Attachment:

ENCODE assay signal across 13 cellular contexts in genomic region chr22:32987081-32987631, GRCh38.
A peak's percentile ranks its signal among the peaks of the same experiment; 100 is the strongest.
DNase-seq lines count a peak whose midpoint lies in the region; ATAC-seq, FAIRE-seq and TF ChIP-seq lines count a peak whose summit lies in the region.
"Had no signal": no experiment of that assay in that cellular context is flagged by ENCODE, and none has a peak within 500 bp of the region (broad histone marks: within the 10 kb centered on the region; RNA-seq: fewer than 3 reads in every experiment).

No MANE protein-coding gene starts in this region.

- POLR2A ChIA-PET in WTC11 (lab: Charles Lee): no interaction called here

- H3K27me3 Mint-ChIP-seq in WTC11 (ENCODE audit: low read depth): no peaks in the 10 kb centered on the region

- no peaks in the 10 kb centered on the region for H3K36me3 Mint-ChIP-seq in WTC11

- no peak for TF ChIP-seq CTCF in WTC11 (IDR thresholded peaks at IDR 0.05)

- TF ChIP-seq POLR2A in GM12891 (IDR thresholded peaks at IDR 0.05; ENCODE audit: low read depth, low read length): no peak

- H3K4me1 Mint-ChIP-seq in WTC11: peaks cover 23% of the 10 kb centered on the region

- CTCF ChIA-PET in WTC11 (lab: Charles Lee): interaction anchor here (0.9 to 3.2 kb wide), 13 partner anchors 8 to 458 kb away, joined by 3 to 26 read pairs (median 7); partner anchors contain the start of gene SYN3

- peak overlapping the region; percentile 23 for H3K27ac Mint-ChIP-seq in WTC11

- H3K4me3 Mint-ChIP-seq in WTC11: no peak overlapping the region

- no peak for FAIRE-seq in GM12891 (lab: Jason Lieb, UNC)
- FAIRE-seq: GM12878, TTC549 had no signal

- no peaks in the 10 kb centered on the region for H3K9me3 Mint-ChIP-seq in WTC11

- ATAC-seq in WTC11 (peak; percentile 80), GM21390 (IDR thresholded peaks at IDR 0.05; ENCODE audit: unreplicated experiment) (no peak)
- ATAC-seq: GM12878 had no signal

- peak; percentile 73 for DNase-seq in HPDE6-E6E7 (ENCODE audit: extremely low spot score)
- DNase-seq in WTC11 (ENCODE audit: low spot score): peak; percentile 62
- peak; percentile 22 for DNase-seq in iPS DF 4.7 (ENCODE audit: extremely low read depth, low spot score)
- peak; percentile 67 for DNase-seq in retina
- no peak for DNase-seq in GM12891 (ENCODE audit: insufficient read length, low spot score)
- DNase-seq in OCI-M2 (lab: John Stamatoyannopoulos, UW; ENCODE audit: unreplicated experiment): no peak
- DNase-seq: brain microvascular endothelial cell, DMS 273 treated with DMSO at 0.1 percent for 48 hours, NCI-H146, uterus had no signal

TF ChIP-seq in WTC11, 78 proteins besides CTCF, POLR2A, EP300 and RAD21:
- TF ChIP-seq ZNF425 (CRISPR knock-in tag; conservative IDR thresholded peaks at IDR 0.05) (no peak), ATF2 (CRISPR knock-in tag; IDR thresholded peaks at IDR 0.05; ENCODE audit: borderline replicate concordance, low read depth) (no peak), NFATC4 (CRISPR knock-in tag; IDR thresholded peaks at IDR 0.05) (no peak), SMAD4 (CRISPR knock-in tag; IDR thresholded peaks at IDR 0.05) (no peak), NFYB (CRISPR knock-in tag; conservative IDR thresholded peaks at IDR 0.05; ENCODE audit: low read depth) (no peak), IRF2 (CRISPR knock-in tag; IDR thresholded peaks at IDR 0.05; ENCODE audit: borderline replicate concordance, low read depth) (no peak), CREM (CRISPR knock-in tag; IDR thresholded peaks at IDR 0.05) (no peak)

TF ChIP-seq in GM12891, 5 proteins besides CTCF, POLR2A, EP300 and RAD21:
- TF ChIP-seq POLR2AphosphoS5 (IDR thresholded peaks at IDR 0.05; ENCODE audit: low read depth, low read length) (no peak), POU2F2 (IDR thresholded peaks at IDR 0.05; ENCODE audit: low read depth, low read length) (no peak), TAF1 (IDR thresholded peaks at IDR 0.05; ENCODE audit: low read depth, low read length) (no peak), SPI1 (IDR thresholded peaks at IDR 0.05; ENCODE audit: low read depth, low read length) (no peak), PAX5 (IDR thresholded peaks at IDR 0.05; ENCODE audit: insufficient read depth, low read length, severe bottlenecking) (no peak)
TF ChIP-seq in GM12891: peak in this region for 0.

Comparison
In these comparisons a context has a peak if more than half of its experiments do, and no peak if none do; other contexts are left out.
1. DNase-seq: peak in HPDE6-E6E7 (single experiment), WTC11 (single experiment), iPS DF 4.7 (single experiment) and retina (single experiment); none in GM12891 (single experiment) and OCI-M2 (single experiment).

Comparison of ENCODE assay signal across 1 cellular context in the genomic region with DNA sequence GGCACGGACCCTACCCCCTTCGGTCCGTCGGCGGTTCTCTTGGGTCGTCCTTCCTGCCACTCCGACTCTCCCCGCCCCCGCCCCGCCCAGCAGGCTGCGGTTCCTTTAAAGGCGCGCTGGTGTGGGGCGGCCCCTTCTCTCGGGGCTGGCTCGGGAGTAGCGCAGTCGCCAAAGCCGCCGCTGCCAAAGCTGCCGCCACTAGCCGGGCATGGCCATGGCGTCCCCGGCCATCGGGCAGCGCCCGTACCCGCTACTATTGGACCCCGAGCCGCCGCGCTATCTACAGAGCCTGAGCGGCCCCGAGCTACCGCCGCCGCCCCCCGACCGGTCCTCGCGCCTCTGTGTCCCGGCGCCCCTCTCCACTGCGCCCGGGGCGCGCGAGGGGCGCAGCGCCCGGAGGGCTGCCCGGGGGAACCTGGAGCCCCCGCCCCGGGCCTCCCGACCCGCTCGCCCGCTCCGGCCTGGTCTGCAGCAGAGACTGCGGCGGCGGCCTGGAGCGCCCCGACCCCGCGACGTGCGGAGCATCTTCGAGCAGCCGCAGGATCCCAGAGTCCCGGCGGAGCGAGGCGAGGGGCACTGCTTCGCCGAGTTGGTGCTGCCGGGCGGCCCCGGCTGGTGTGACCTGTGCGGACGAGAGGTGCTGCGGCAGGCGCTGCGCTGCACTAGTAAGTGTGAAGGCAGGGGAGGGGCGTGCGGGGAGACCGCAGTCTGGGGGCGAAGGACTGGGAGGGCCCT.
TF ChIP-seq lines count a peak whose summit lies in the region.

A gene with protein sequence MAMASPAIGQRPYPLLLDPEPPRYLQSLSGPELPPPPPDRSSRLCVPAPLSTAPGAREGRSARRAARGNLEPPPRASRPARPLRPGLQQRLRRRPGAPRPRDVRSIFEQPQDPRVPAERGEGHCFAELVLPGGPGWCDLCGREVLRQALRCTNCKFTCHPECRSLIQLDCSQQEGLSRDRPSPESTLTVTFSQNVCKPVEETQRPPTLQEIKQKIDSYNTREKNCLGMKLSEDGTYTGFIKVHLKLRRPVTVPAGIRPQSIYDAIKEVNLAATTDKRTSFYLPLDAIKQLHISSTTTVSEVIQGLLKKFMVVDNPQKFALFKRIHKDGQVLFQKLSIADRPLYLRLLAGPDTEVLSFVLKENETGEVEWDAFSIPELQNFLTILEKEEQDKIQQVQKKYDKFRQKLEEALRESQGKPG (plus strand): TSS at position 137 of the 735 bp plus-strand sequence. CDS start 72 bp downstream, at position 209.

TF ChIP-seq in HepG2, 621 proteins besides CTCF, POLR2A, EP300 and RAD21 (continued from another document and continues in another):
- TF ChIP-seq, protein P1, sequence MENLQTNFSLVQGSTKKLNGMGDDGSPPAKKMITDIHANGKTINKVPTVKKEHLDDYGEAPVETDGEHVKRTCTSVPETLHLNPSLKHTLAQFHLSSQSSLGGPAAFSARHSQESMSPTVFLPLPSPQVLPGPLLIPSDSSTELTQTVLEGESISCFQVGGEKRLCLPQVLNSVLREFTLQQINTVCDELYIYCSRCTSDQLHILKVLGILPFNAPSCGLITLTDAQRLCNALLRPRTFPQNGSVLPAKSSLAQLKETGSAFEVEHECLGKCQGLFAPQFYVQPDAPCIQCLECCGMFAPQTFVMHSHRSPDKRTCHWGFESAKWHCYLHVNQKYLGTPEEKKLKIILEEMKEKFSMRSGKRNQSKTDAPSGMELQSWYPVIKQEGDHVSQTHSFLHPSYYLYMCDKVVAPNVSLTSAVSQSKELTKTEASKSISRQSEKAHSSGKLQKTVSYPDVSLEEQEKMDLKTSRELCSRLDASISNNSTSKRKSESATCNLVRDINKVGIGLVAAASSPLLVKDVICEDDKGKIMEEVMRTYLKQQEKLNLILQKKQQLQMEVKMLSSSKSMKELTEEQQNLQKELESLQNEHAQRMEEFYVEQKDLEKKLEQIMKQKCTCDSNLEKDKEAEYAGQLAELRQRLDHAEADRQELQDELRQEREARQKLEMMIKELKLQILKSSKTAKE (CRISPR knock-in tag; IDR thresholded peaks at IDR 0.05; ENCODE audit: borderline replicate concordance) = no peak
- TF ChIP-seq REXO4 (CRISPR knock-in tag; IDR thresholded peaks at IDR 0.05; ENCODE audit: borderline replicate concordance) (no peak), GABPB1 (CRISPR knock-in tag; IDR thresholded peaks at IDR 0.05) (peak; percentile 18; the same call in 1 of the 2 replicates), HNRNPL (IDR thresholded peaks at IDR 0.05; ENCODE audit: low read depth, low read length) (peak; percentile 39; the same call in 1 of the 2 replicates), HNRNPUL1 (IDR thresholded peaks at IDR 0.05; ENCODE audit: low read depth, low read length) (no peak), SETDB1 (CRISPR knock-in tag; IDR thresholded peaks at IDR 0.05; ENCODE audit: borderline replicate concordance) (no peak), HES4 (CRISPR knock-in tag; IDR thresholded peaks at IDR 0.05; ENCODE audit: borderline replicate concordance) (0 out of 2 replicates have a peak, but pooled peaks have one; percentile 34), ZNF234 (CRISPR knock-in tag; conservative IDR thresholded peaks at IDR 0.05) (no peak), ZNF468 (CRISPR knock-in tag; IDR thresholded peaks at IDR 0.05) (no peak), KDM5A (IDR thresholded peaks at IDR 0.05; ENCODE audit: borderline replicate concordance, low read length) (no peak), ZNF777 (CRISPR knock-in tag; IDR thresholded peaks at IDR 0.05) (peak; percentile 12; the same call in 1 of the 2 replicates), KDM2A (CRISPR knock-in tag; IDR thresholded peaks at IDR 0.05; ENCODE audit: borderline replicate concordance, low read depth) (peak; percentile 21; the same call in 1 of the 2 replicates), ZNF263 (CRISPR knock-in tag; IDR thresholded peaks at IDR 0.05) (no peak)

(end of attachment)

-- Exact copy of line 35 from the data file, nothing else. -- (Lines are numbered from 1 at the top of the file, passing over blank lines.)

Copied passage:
Comparison of ENCODE assay signal across 1 cellular context in the genomic region with DNA sequence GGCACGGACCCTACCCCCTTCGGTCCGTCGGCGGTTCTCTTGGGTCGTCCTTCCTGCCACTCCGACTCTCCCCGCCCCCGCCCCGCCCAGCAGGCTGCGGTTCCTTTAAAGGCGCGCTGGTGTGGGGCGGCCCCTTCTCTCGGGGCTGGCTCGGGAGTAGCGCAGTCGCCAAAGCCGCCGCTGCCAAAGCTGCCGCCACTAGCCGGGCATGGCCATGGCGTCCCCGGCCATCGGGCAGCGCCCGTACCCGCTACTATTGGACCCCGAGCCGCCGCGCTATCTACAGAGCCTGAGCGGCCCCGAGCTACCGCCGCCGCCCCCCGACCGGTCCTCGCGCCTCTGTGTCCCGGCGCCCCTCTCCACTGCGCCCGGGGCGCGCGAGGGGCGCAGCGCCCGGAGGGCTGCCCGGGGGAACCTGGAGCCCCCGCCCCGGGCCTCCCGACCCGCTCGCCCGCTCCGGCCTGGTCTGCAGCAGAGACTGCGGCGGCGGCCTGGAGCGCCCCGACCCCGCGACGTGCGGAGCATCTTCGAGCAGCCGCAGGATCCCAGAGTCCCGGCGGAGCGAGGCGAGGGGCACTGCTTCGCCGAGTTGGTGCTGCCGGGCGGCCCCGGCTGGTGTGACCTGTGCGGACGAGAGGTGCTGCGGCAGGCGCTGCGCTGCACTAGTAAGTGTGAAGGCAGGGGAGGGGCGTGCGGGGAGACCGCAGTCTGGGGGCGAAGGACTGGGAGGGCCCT.